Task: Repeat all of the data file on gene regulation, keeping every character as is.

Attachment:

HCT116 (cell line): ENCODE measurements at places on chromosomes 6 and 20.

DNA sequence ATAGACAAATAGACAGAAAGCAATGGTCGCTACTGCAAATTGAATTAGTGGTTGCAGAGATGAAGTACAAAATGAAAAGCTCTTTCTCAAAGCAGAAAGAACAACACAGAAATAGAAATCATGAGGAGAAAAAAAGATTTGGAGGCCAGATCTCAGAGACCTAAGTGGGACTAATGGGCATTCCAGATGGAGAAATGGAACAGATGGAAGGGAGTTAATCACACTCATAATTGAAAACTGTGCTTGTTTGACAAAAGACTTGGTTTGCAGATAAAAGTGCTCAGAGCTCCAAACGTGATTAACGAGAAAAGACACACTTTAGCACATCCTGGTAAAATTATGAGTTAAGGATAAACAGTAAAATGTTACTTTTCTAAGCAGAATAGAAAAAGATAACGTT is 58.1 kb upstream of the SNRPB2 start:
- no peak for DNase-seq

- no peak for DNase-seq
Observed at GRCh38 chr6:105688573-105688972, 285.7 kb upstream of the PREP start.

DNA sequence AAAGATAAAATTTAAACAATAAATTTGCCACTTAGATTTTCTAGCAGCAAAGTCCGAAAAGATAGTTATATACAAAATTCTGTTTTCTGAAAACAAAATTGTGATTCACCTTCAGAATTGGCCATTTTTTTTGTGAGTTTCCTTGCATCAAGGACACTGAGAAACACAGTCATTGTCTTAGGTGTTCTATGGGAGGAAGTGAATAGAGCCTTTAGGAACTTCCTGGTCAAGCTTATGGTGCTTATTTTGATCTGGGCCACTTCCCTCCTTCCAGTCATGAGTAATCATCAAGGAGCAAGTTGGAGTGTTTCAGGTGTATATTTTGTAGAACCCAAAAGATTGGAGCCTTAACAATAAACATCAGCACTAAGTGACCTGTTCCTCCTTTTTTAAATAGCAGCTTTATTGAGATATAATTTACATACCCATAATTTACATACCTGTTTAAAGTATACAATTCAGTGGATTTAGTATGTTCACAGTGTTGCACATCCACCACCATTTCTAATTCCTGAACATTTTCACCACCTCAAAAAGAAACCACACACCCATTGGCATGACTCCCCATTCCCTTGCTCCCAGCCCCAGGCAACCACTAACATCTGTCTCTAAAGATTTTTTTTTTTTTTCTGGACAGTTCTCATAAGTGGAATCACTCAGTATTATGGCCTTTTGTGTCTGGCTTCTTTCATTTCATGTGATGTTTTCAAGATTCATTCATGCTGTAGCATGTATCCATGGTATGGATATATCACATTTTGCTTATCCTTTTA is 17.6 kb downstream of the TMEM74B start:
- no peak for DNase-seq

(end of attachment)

HCT116 (cell line): ENCODE measurements at places on chromosomes 6 and 20.

DNA sequence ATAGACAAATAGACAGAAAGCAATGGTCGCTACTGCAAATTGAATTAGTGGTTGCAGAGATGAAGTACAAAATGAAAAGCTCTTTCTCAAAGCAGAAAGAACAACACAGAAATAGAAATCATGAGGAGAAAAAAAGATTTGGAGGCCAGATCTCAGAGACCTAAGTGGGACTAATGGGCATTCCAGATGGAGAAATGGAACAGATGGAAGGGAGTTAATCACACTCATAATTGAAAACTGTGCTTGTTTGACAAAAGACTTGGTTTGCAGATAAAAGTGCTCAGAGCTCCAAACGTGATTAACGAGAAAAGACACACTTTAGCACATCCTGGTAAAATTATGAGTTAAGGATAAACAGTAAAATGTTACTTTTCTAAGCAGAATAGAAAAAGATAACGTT is 58.1 kb upstream of the SNRPB2 start:
- no peak for DNase-seq

- no peak for DNase-seq
Observed at GRCh38 chr6:105688573-105688972, 285.7 kb upstream of the PREP start.

DNA sequence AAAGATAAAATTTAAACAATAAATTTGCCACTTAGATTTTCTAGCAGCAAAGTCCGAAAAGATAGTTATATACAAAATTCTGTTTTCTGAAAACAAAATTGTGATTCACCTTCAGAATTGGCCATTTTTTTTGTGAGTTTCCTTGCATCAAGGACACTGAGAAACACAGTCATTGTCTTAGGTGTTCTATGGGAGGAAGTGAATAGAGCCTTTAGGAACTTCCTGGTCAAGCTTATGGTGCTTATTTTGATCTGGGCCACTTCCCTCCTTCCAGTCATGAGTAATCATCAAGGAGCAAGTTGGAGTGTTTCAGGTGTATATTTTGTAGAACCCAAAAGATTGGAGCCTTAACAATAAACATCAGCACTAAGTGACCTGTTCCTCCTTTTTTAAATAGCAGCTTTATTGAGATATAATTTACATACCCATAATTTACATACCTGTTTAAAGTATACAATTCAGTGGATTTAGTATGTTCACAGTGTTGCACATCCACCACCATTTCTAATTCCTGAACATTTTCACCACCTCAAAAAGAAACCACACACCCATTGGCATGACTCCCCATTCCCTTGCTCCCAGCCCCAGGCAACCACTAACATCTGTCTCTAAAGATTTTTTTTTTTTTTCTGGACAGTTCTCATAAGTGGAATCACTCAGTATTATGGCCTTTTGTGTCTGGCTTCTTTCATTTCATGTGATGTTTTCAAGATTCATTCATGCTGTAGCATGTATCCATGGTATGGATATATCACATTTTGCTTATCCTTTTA is 17.6 kb downstream of the TMEM74B start:
- no peak for DNase-seq